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D. Cano, S. Barbero, S. Marcos; Computer Simulations of Corneal Shape and Corneal Aberrations after Laser Correction: Do They Match Real Outcomes? . Invest. Ophthalmol. Vis. Sci. 2003;44(13):2090.
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© ARVO (1962-2015); The Authors (2016-present)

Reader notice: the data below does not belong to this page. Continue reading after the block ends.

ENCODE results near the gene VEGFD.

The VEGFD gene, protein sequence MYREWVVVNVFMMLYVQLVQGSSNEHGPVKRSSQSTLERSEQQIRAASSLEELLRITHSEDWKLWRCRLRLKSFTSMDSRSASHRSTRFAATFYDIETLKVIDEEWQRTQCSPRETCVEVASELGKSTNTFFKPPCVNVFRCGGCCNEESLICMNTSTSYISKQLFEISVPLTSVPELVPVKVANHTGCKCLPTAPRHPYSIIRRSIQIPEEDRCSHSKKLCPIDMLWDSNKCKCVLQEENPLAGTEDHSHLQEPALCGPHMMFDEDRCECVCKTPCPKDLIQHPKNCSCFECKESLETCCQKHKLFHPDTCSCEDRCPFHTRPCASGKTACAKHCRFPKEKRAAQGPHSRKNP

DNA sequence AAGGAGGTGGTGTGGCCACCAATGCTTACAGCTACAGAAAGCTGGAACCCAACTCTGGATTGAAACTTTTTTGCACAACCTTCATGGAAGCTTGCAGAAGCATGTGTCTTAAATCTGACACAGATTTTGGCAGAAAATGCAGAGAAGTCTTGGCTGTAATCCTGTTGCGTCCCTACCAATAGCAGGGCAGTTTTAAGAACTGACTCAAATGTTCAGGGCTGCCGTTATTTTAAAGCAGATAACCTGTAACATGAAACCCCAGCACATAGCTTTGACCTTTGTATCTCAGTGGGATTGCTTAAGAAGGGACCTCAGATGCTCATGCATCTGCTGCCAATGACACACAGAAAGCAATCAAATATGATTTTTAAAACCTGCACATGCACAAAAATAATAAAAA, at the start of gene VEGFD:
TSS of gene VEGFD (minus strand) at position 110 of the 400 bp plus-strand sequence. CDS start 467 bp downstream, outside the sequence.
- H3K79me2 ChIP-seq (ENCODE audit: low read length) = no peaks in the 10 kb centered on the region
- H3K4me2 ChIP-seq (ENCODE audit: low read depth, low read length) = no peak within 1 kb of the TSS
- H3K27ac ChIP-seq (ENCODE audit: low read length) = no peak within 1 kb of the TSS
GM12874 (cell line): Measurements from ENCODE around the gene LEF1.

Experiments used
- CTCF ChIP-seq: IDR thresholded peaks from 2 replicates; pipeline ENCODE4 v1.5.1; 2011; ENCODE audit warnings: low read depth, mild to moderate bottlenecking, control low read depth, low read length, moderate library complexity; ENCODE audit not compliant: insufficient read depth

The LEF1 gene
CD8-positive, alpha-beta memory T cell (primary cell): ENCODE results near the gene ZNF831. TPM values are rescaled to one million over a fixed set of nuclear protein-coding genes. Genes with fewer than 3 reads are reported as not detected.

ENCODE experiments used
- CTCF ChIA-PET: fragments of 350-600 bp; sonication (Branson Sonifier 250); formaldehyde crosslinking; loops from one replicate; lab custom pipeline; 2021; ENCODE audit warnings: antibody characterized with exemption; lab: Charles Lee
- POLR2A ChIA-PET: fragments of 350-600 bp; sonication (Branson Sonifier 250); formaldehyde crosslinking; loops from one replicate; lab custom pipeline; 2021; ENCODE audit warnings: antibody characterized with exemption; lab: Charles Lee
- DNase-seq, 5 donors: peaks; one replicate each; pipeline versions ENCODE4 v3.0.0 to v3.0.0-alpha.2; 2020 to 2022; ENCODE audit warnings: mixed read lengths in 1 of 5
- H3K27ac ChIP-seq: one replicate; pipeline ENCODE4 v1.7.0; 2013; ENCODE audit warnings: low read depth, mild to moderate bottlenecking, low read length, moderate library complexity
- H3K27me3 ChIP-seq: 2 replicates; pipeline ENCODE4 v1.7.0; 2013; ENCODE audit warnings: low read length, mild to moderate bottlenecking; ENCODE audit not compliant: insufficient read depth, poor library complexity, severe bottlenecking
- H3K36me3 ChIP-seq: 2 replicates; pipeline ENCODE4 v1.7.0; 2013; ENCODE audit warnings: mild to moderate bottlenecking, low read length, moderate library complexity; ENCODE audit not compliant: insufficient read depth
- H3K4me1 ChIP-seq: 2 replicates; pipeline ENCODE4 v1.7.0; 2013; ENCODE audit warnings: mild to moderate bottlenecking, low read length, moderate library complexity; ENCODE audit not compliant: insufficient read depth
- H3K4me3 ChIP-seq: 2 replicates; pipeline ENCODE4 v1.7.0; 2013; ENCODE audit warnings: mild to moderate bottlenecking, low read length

Purpose: 1) To compare predicted changes of corneal elevation and corneal wave aberrations after myopic LASIK to real outcomes. 2) To investigate predicted post-op aberrations after different laser ablation algorithms. Methods: Corneal elevation maps were obtained by videokeratoscopy on a group of 14 patients (age: 28.9 ± 5.4 years;pre-op spherical error: 26.8 ± 2.9 D) before and after (>1 month) standard myopic LASIK. Post-op corneas were simulated by computationally subtracting from pre-op corneas the amount of tissue predicted by the Munnerlyn equation (and its parabolic approximation). Biconic and customized algorithms were also simulated. The applied spherical and cylindrical corrections, and optical zone diameters (4.4 -7 mm) were used in the simulations. Real pre-op total aberrations, measured by laser ray tracing, were used in the customized algorithm simulation. Corneal aberrations were obtained by computer ray tracing through the corneal surfaces. Results: Real and simulated post-op corneas show similar apex curvatures, but there is a large discrepancy between real and simulated post-op asphericity and spherical aberration (measured within the optical zone). Mean pre-op corneal asphericity was negative (-0.14 ± 0.14) and increased to positive values after myopic LASIK surgery (1.08 ± 1.25). Spherical aberration increased from 0.23± 0.11 µm to 0.47± 0.15 µm in real eyes. However, the predicted mean post-op corneal asphericity from the Munnerlyn algorithm was –0.19 ± 0.203, and the predicted post-op mean spherical aberration 0.14 ± 0.10 µm. Thus, the increase of corneal asphericity (and spherical aberration) is not inherent to the Munnerlyn algorithm. A parabollic approximation of the Munnerlyn equation did predict increased post-op asphericity (0.31 ± 0.40) and spherical aberration (0.30 ± 0.12 µm). A biconic algorithm could preserve the pre-op corneal spherical aberration (0.23 ± 0.11 µm), and a customized algorithm produced corneal aberrations that match expectations (74% for spherical aberration and 97% for 3rd & higher order variance) of total aberration correction. Conclusions: 1) The standard Munnerlyn algorithm should not induce the increase of corneal asphericity and spherical aberration after standard myopic LASIK found experimentally, although a parabolic approximation of this algorithm produces outcomes more similar to of real post-op corneas. (2) The biconic and customized ablation algorithms predict a better control of final aberrations. (3) To understand the causes for the discrepancy between predictions and real outcomes is essential for improving corneal refractive surgery procedures.
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